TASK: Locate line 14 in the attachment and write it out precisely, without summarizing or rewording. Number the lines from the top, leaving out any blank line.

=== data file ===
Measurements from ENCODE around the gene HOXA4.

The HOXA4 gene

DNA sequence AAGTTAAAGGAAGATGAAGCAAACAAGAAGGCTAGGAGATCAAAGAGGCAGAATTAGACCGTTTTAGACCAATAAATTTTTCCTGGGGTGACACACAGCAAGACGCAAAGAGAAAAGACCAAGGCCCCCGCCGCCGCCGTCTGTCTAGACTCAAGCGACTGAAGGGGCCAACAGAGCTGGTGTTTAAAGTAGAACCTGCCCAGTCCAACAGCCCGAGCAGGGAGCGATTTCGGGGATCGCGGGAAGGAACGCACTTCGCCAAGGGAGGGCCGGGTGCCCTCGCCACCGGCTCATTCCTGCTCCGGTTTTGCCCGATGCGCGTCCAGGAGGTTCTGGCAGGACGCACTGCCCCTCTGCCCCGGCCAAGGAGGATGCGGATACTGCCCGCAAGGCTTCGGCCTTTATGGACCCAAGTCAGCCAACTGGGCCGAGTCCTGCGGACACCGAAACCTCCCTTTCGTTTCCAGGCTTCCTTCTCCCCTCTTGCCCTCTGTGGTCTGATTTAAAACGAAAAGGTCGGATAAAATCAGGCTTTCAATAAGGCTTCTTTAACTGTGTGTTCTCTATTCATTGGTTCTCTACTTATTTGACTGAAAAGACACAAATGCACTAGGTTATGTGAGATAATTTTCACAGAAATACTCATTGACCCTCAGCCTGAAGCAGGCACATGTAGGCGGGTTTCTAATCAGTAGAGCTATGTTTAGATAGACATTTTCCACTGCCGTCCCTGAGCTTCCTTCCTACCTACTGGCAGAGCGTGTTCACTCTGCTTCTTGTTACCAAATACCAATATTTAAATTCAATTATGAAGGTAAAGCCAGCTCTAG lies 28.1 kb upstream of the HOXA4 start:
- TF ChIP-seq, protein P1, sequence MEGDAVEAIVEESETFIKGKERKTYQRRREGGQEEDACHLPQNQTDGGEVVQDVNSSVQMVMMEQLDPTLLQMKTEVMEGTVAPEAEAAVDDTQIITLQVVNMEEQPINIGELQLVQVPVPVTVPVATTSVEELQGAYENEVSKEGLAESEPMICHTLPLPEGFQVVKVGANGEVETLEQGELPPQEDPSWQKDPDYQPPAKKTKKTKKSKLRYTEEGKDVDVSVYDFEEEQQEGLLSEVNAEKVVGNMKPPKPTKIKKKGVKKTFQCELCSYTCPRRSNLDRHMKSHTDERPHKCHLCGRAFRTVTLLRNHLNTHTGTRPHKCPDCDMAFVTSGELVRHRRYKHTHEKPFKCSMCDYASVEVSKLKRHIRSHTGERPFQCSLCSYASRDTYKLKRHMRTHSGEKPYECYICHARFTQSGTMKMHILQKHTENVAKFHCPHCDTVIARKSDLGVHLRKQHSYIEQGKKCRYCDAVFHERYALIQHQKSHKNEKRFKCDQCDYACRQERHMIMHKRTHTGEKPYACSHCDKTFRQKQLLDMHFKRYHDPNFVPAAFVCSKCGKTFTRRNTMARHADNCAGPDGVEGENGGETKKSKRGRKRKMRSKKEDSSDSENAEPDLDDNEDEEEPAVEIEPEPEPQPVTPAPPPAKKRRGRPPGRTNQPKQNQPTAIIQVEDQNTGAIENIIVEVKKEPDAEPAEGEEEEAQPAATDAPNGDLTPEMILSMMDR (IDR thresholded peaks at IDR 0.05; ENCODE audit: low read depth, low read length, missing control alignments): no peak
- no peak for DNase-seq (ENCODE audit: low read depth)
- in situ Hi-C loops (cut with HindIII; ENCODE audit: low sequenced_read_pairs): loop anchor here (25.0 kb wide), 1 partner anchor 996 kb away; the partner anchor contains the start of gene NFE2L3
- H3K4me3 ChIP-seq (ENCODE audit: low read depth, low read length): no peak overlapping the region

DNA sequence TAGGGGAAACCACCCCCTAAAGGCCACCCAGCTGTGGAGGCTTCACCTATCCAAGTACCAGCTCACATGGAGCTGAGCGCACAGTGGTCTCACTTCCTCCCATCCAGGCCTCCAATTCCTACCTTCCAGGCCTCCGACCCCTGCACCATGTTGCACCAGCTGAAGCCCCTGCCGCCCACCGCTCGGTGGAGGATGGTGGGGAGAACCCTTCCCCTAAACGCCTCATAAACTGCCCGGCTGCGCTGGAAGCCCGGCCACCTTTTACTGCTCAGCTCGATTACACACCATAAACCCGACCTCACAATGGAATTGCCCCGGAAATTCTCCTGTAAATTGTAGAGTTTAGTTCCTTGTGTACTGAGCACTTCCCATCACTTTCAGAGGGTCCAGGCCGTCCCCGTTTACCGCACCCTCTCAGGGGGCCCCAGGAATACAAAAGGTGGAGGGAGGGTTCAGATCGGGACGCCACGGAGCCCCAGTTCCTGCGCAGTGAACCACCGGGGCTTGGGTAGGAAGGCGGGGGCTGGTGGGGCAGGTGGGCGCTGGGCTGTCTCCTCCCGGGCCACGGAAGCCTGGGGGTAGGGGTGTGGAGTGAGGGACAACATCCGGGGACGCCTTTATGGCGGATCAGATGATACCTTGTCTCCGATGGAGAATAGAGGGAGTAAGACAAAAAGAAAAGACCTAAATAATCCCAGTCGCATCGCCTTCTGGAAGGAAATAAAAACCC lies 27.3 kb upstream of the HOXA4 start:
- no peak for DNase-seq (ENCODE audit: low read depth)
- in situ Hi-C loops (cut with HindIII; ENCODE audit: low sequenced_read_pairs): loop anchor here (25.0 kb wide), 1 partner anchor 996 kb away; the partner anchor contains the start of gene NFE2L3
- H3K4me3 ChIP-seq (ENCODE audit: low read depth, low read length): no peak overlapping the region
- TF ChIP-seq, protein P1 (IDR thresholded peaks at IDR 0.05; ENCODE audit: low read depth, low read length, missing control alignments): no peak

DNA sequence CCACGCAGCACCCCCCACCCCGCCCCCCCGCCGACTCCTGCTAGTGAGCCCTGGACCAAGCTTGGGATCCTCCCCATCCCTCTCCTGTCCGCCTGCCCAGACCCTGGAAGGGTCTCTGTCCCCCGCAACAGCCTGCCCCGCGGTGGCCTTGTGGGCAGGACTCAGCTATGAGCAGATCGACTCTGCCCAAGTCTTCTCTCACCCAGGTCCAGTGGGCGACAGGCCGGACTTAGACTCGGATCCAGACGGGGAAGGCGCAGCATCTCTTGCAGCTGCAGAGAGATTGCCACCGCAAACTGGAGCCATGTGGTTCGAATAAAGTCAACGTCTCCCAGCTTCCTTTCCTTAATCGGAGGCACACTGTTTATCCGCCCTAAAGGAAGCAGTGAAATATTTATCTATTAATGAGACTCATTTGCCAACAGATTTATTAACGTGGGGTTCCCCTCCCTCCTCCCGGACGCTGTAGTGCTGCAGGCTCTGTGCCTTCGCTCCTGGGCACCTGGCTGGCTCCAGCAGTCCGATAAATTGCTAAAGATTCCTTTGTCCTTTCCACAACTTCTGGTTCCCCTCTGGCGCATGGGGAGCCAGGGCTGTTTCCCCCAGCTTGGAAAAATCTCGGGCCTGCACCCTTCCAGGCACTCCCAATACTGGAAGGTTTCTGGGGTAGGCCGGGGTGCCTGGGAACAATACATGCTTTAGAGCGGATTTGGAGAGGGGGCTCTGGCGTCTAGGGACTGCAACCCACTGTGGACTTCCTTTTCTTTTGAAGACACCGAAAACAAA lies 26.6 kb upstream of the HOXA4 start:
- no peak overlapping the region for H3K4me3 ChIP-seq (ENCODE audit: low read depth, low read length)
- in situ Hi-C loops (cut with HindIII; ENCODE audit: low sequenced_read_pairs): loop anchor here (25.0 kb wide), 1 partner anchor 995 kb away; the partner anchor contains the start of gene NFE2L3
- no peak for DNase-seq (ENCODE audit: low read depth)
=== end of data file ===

- no peak overlapping the region for H3K4me3 ChIP-seq (ENCODE audit: low read depth, low read length)